The experience of watching Swiss Army Man can be summed up by the last quote of the movie, “What the fuck?”
The movie that caused walkouts during its first screening at Sundance is pretty weird. However, a beautiful and well-soundtracked narrative drives its strangeness. The movie starts with garbage floating across the sea. Messages like “I’m so bored. I don’t want to die alone. Help me.” can be seen scribbled on juice boxes and a little boat made out of trash. Hank (Paul Dano), lost on a deserted island, is humming quietly while he adjusts the rope around his neck. But he sees someone (Daniel Radcliffe) wash ashore. Soon enough, Hank realizes the body is a flatulent corpse and returns to his suicidal start point. Before he gives the deadly step, the corpse farts its way into the sea. Hank runs while his joyous chants blend with the soundtrack. He mounts the corpse and uses his farts to propel him to safety. After, this first scene you know you have something special on your hands.
They arrive at an unknown location nearer to civilization. The corpse, later dub as Manny, starts reanimating itself through Hank’s singing and love stories. Manny keeps helping Hank by using his penis as a compass, his teeth as a knife, his arms as an ax, among other things. After all, he’s a multi-toolbox guy. In return, Hank teaches Manny what it means to be human. This tale comes from the directors’, Daniel Kwan and Daniel Scheinert, dislike of farting jokes in a movie. The duo, also known as Daniels, wanted to make a film about a farting corpse but it had to be the most beautiful thing they could make and the most heartfelt. Throughout the film, they rarely miss the mark. It’s a beautifully shot movie, with superb editing, an organic soundtrack and outstanding performances from its lead actors. The moment when the movie falls short is the ending, which at times it’s too self-serving.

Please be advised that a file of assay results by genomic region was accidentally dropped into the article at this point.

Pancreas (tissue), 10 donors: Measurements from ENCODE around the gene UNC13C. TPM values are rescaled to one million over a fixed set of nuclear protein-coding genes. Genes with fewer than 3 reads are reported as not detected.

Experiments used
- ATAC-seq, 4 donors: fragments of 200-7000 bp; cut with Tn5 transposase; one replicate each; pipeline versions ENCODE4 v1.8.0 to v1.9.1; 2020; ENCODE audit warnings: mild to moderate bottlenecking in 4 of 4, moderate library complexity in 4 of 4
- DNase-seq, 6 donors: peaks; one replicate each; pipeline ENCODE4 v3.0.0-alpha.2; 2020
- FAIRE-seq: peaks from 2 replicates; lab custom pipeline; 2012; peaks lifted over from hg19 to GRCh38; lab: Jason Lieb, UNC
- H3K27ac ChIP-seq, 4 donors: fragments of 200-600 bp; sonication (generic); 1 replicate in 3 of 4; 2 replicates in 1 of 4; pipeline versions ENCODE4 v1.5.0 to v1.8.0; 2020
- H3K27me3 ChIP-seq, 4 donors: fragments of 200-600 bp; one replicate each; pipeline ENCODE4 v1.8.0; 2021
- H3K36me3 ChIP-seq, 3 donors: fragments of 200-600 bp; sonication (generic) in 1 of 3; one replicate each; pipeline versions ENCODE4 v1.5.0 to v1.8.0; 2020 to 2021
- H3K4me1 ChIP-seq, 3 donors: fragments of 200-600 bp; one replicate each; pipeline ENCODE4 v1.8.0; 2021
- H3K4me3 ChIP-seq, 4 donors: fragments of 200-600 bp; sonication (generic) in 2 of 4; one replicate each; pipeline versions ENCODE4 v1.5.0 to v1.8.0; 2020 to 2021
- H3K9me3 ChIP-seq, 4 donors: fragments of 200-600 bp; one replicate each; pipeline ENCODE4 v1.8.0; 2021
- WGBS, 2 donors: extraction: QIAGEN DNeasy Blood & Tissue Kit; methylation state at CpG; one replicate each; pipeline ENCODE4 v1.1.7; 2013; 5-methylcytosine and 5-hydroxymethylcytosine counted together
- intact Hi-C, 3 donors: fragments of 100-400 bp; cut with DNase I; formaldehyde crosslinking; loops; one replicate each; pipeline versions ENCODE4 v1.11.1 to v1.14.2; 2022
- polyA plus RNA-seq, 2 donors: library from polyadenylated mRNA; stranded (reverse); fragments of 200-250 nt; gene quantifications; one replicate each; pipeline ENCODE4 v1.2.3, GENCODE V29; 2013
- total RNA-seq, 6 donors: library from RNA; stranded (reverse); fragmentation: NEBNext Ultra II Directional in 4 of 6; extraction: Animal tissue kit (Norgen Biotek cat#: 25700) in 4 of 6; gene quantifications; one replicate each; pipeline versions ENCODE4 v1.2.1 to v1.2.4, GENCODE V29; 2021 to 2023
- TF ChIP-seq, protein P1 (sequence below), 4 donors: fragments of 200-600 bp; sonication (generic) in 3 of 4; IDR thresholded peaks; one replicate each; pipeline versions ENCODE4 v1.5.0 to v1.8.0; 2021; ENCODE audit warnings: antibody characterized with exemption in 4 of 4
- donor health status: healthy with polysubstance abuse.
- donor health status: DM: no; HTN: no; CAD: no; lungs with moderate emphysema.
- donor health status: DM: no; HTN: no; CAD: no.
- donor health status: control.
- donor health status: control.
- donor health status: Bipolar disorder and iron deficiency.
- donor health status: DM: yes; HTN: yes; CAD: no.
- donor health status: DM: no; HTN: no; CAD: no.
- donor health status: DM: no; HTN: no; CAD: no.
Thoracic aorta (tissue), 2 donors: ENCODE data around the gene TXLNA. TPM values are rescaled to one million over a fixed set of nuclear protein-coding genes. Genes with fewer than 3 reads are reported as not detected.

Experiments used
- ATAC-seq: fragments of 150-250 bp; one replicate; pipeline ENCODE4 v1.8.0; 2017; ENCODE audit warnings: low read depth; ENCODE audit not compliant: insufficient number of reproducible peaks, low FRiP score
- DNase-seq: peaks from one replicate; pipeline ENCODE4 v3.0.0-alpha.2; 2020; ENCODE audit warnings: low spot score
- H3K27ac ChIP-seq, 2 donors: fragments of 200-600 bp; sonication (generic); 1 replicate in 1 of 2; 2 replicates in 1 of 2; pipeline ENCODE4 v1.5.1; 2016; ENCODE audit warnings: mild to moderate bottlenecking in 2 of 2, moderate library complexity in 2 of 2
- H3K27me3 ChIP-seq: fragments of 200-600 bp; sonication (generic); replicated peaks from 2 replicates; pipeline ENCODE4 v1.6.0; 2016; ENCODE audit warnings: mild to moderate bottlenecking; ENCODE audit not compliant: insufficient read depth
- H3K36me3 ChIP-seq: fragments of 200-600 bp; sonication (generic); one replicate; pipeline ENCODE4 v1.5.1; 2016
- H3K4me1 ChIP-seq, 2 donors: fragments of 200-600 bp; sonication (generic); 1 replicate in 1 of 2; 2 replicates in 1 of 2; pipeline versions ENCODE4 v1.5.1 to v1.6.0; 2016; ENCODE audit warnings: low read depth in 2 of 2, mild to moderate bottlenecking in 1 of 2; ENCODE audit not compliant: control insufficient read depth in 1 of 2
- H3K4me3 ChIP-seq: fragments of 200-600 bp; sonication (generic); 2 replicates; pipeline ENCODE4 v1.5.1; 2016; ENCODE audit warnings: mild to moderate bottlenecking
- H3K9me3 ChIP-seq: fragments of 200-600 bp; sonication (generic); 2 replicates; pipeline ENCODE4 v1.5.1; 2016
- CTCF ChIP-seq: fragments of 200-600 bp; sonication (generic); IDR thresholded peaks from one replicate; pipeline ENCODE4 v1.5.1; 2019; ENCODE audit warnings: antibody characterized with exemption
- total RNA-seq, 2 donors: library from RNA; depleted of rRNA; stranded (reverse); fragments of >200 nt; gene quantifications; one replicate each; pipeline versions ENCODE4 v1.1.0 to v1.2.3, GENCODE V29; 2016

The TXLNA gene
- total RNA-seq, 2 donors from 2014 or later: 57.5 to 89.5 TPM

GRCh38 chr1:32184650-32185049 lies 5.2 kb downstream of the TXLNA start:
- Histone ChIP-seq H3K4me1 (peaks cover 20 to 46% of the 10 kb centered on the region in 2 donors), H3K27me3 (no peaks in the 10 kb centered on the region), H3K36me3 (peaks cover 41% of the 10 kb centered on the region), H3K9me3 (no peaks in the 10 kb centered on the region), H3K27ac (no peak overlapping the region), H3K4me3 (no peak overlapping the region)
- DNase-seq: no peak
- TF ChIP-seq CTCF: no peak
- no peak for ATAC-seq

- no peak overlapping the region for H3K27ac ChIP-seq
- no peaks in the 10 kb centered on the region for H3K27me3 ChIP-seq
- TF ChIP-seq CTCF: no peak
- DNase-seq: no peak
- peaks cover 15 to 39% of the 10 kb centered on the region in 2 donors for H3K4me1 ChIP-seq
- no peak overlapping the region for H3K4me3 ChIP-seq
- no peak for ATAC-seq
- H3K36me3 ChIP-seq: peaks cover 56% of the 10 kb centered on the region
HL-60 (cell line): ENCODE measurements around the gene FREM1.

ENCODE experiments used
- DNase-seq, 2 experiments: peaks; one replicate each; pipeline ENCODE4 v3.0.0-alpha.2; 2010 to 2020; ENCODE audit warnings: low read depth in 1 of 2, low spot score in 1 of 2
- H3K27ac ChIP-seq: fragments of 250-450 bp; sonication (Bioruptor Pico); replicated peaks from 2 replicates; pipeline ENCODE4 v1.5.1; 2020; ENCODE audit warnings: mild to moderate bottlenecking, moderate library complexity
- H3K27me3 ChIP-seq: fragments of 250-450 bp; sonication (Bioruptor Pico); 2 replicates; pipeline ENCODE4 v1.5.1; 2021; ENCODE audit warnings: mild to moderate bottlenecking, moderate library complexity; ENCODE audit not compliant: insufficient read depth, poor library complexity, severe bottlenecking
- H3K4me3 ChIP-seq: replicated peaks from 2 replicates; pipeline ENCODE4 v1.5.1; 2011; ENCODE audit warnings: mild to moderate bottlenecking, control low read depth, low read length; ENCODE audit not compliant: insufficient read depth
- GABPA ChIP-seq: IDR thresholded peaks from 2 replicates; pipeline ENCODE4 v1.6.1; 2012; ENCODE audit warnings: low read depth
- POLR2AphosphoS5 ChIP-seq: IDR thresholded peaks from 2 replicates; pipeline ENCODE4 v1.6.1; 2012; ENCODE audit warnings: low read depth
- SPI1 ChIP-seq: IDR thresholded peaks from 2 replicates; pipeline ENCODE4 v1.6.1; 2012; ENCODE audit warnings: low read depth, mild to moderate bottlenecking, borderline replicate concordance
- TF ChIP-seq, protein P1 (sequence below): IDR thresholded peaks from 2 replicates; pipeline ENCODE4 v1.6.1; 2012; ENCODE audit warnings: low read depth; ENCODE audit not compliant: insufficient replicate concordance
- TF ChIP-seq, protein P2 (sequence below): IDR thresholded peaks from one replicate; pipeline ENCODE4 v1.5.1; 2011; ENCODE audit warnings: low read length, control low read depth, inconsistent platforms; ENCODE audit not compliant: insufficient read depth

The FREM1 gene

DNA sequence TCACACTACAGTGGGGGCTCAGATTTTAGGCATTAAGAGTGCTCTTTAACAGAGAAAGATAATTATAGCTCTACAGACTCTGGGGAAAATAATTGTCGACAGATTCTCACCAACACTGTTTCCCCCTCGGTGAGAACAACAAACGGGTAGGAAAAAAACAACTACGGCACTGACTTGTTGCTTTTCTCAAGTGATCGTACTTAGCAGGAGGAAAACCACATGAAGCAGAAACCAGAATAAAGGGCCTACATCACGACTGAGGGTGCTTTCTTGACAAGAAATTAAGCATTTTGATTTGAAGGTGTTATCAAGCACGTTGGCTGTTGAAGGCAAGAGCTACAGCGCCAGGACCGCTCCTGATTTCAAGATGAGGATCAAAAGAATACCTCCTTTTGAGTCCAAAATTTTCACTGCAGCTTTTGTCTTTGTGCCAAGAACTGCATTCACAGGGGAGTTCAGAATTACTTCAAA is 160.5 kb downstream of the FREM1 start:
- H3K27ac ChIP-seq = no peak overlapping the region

Swiss Army Man celebrates weirdness and being true to oneself. Farts and other bodily functions work beyond the obvious jokes. Some might argue that they are deeper metaphors of the human condition. The narrative centers on Manny’s question: “What is life?” The film reminds you of the basic feelings often lost in everyday life, like falling in love, riding the bus, or dancing with friends.
It even makes you rethink songs like “Cotton Eye Joe” which is used throughout the movie. It’s covered magnificently by Daniel Radcliffe and Manchester Orchestra for the bus scene. The slow paced cover adds a special heaviness to the actions. The soundtrack is unlike any other out there. Most of the time, the characters cue the music. Their singing blends with a capella harmonies created by Manchester Orchestra members, Andy Hull and Robert McDowell. The uniqueness of this soundtrack also comes from its references like the Jurassic Park theme song.
The film moves across different genres from a buddy comedy, romance, musical, to a survival movie. It might not be everyone’s cup of tea but its significance is unmistakable, like the Guardian pointed out, “Its existence proves that singularly strange films can still get made.” Especially in today’s cinema landscape, where sequels, prequels, superheroes, and franchises dominate, originality is hard to come by.
This movie’s magic will stay with you for days. And you definitely enjoy it more the second time you watch it. I agree that Swiss Army Man is not for everyone but you shouldn’t miss it anyway. You’ll love it or hate it but you have to let yourself be impressed by it. Let this visual experiment make you ponder about life, how you approach it, how you love, what you keep in, basically how weird you are. Also, you can learn a thing or two about existence like Hank’s observation, “If you don’t know Jurassic Park, you don’t know shit.” There hasn’t been a consensus about this film. Some consider it an indie breakthrough, others a failed fart joke. You have to see it to make up your mind about it. However, everyone who has seen it can agree that after watching Swiss Army Man you are left wondering “What the fuck?”